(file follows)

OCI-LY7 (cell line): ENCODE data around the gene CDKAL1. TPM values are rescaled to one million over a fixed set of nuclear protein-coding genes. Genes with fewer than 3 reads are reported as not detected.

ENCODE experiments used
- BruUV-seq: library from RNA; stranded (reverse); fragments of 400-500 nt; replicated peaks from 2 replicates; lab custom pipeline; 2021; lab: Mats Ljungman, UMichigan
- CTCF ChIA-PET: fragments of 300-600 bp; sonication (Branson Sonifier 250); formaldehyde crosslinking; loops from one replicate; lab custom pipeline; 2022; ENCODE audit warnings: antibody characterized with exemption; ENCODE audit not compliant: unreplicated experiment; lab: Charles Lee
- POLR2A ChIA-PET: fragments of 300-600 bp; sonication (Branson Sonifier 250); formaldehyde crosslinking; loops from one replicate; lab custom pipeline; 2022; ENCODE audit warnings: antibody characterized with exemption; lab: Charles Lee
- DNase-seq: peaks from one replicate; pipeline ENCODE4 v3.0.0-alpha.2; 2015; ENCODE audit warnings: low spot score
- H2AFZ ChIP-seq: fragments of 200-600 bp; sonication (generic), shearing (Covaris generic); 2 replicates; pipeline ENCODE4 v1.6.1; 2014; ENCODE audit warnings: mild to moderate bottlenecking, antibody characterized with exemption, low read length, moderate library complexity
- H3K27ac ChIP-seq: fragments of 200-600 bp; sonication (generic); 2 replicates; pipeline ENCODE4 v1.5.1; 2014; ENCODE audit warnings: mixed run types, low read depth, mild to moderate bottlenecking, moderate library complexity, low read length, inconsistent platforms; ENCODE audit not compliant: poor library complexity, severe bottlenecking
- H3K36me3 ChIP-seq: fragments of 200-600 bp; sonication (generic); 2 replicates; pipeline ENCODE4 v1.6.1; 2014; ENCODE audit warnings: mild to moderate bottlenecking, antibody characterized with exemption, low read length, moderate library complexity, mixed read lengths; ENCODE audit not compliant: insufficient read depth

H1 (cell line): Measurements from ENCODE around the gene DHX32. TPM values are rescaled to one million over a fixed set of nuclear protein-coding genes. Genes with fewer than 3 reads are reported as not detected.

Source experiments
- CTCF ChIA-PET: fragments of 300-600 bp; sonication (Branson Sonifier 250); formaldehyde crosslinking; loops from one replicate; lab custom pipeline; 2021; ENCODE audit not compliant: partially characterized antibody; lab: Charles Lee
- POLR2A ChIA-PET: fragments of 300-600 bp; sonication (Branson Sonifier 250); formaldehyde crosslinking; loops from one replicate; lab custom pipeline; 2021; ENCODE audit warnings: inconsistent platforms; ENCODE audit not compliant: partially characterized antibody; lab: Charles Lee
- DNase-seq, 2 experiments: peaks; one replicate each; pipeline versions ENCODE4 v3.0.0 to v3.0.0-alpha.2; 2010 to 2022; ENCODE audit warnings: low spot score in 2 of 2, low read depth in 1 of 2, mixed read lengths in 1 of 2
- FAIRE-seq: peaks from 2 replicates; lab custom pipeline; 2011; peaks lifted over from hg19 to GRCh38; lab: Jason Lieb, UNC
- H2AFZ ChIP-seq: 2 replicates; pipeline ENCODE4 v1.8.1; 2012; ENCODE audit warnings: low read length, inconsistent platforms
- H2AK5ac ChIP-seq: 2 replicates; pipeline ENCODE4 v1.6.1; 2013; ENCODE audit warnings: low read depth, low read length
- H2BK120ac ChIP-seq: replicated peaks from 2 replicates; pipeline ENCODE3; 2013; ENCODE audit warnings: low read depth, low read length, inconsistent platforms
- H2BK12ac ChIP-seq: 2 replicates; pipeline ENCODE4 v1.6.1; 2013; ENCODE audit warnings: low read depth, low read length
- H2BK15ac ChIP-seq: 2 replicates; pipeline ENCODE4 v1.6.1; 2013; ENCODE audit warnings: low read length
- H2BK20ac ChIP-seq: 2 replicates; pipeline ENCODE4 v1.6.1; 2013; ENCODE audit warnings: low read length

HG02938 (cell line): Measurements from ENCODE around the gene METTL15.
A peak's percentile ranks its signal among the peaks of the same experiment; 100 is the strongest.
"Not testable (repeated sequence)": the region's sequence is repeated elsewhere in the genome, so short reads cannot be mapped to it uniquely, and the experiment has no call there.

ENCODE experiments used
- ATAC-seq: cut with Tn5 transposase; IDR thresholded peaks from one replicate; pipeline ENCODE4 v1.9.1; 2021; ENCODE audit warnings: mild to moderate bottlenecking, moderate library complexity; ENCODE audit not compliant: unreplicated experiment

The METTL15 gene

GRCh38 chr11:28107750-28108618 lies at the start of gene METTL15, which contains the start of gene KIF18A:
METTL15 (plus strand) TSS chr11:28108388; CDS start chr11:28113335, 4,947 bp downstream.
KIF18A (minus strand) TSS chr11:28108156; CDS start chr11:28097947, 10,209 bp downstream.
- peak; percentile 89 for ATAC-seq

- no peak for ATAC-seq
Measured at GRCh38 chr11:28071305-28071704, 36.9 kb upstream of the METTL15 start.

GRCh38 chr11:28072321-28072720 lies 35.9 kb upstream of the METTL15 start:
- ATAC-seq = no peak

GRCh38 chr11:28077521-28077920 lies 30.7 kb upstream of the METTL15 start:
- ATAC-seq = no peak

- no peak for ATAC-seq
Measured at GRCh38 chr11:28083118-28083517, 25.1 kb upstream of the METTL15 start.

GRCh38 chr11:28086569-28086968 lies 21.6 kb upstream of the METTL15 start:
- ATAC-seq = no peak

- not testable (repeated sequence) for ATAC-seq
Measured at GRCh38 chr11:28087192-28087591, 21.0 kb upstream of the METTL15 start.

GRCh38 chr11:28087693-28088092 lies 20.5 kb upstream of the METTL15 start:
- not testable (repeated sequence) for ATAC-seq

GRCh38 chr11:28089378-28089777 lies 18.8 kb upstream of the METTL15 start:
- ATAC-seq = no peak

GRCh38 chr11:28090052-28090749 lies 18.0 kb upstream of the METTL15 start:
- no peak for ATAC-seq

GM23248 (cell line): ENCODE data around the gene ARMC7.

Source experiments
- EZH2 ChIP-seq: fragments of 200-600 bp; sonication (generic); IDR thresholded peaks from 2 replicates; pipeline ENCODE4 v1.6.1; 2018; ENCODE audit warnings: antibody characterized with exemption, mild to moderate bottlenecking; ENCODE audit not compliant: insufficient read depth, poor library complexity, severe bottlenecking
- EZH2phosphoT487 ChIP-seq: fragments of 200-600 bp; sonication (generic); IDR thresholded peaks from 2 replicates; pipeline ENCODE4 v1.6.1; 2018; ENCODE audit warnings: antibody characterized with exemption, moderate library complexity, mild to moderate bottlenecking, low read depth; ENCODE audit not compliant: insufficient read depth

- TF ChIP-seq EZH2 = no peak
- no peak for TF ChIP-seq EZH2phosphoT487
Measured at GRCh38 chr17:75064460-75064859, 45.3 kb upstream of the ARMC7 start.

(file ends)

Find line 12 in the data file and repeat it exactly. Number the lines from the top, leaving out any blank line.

- CTCF ChIA-PET: fragments of 300-600 bp; sonication (Branson Sonifier 250); formaldehyde crosslinking; loops from one replicate; lab custom pipeline; 2021; ENCODE audit not compliant: partially characterized antibody; lab: Charles Lee